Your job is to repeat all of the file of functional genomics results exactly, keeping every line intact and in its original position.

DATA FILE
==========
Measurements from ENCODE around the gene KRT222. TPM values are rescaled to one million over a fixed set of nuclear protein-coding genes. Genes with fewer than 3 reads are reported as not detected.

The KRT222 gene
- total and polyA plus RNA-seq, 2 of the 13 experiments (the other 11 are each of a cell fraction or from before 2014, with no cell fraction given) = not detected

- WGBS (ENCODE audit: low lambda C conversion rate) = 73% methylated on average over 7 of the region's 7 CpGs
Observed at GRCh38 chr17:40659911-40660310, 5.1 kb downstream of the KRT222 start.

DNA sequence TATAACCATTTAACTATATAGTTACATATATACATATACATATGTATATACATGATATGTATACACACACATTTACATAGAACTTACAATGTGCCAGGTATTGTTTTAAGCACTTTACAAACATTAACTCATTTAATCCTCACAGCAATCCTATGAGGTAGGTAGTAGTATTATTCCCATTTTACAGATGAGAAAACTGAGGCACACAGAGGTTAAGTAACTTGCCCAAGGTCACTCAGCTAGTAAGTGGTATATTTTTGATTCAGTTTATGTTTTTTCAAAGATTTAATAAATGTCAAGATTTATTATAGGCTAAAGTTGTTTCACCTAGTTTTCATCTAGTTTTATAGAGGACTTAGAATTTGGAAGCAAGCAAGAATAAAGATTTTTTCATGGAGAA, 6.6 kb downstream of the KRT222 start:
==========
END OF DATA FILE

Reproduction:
Measurements from ENCODE around the gene KRT222. TPM values are rescaled to one million over a fixed set of nuclear protein-coding genes. Genes with fewer than 3 reads are reported as not detected.

The KRT222 gene
- total and polyA plus RNA-seq, 2 of the 13 experiments (the other 11 are each of a cell fraction or from before 2014, with no cell fraction given) = not detected

- WGBS (ENCODE audit: low lambda C conversion rate) = 73% methylated on average over 7 of the region's 7 CpGs
Observed at GRCh38 chr17:40659911-40660310, 5.1 kb downstream of the KRT222 start.

DNA sequence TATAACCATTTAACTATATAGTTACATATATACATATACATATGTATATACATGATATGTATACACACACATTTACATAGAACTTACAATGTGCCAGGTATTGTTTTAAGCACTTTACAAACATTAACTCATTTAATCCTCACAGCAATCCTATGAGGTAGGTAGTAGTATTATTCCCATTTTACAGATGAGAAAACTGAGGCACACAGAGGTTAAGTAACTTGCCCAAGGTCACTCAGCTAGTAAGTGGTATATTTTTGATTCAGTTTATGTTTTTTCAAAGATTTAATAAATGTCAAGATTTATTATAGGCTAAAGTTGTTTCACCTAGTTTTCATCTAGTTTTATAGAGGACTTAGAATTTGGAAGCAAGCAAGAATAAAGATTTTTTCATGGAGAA, 6.6 kb downstream of the KRT222 start: